ried legacy. Scores have received the nation’s highest valor
awards and countless medals with the coveted gold “V”
device for combat valor. Some ships carry their names.
Much is expected of them.
“The gunnery sergeant is going to be looking at
them to be watching out medically to the platoon or
company,” Gillingham said.
Marines and corpsmen say their relationship is
based on trust and respect that comes from sharing
“The respect will come with the corpsman going
through all the mud and muck that Marines do, shed-
ding that blood, sweat and tears. The trust comes from
seeing him not hesitate. Hesitation kills, everybody
knows that,” said GySgt Eric Longo, chief instructor
and senior Marine at Field Medical Training Battalion-
West at Camp Pendleton. Trust comes “if they see him
acting quickly and he knows what he’s doing.”
The path to becoming “Doc” starts for many at field
medical training battalion. The Navy sends a few thou-
sand hospital corpsmen annually to one of two Marine
Corps schools — Field Medical Training Battalion
(FMTB)-West at Camp Pendleton and FMTB-East at
Camp Lejeune, N.C. — to become field medical serv-
ice technicians. Roughly half come from Corpsman
School — it varies by class — and the rest come from
Navy or Marine Corps units. Graduates get the naval
enlisted classification of 8404, and roughly half com-
pleting the eight-week training do a “greenside” tour.
FMTB-West puts about 1,000 corpsmen through its
courses each year, said CAPT Dan Cornwell, the commander and former hospital corpsman. The school
also teaches field medical service officers and holds
mini-courses in combat trauma and combat lifesaving.
Like its East Coast counterpart, the focus is combat
medicine and Marine Corps tactics.
“The first couple of weeks here is Marine Corps
indoctrination: Weapons, tactics, movement, ranks,”
Cornwell said. The core is combat medicine: “It’s
resuscitation, stop the hemorrhage, stop the bleeding,
save the life of your shipmate.
“We’re all shipmates, but being a corpsmen is a spe-
cial calling,” he said. As 8404 corpsmen, “you’re going
to take care of your Marine brothers.”
Just over a dozen Marine noncommissioned offi-
cers, among the hand-picked, combat-experienced
staff of 40, teach each class — about 200 corpsmen
start each class — how to be part of the Marine Corps
and how to care for their Marines in often gritty,
Spartan, dangerous field environments. The Marine
mindset, corpsmen learn, is expeditionary and requires
discipline and being physically fit.
After initial briefs, students hit the ground running
with long days usually starting with 4 a.m. reveille and
physical training (PT). Days are packed with classroom instruction, hands-on demonstrations, lectures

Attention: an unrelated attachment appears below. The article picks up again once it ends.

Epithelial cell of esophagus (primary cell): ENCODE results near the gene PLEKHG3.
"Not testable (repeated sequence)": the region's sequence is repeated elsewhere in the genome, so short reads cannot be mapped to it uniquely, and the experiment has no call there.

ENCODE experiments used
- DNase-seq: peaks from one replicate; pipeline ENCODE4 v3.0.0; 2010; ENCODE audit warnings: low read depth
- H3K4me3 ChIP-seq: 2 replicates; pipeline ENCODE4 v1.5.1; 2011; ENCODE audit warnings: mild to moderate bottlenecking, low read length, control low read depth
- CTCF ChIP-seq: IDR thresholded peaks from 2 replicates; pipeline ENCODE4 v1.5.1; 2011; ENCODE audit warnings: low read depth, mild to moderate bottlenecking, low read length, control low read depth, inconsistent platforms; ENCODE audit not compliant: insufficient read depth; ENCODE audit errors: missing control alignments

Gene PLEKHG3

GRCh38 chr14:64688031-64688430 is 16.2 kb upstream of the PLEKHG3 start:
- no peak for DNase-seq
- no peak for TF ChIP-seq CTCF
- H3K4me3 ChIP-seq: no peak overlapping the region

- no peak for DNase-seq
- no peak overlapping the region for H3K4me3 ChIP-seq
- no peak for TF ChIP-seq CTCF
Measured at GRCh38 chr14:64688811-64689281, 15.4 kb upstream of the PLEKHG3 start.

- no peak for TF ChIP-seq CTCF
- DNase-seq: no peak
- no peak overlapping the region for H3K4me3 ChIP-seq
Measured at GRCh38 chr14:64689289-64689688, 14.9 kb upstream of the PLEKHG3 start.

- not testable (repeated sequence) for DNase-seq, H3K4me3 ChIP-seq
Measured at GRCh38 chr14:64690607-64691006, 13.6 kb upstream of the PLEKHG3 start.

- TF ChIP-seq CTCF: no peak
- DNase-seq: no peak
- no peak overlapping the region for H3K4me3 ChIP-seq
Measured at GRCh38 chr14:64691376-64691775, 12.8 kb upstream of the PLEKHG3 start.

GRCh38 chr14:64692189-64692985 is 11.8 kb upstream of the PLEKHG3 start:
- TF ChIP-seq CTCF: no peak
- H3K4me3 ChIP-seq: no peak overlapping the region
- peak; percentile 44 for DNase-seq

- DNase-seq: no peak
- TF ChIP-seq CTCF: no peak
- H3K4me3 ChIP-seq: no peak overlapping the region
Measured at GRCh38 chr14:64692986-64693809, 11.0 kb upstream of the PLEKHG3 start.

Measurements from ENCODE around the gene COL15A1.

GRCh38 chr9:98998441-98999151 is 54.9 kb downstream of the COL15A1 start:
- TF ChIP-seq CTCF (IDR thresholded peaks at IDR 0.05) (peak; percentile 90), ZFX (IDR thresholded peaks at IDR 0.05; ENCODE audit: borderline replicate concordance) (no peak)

and study in classrooms and in the field. The course
ends with an 8-mile hike and final field exercise.
“Their eyes are wide open. It’s like a fire hose of infor-
mation coming at them,” Longo said. The tough sched-
ule packs a lot of information, with “early mornings,
long days. It’s constantly go, go, go.” Most students are
unaccustomed to that fast pace, he said, realizing “it’s
not the normal work schedule of a hospital.”
To corpsmen, Longo is a bona fide grunt. The 17-
year veteran arrived in June from his 1st Marine
Division unit, 3rd Battalion, 5th Marines, where he was
the company gunny for Kilo Company. He’s deployed
twice to Iraq and once to Afghanistan.
Many corpsmen are not used to a common “teaching
tool” that Marines use: Getting yelled at. “It’s a huge eye-opener,” said Longo. Marines use it to add more stress in
training, to push Marines and corpsmen beyond their
comfort zone, adding to the chaos and fatigue they feel
when they have to grapple with casualties.
“Once their body gets fatigued and they’re sweating
and they’re hot and uncomfortable, you can see their
mind starts to shut down. Some of them think, ‘I can’t do
this.’ I’ve see it with Marines, too,” Longo said. “That’s
where you are there to motivate them and push them.”
Students have to meet Navy standards, like the phys-
ical readiness test for example, but they are learning the
Marine way of doing things and leadership.
39 WWW.SEAPOWERMAGAZINE.ORG SEAPOWER / SEPTEMBER 2015
U.S. Navy corpsmen and Marines, assigned to various units
in the 1st Marine Division, conduct tactical combat casualty
care training during the Combat Trauma Management
Course, taught by instructors with the 1st Marine Division
Navy Education and Training Office, at the Strategic
Operations facility, San Diego, July 30. The course, held
once a month for 40 students, combines simulated injuries
on role players and chaotic battlefield environments to prepare corpsmen and Marine combat lifesavers for the stress
of saving lives in real-world operations.